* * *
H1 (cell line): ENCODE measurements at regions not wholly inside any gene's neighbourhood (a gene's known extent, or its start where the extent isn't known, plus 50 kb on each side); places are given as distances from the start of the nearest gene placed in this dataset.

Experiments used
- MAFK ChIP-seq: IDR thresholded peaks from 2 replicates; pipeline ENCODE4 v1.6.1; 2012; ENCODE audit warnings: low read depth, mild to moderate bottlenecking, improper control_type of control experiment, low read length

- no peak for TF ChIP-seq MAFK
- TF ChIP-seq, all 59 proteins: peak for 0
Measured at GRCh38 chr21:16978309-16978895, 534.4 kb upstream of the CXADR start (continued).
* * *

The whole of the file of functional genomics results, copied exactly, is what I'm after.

H1 (cell line): ENCODE measurements at regions not wholly inside any gene's neighbourhood (a gene's known extent, or its start where the extent isn't known, plus 50 kb on each side); places are given as distances from the start of the nearest gene placed in this dataset.

Experiments used
- MAFK ChIP-seq: IDR thresholded peaks from 2 replicates; pipeline ENCODE4 v1.6.1; 2012; ENCODE audit warnings: low read depth, mild to moderate bottlenecking, improper control_type of control experiment, low read length

- no peak for TF ChIP-seq MAFK
- TF ChIP-seq, all 59 proteins: peak for 0
Measured at GRCh38 chr21:16978309-16978895, 534.4 kb upstream of the CXADR start (continued).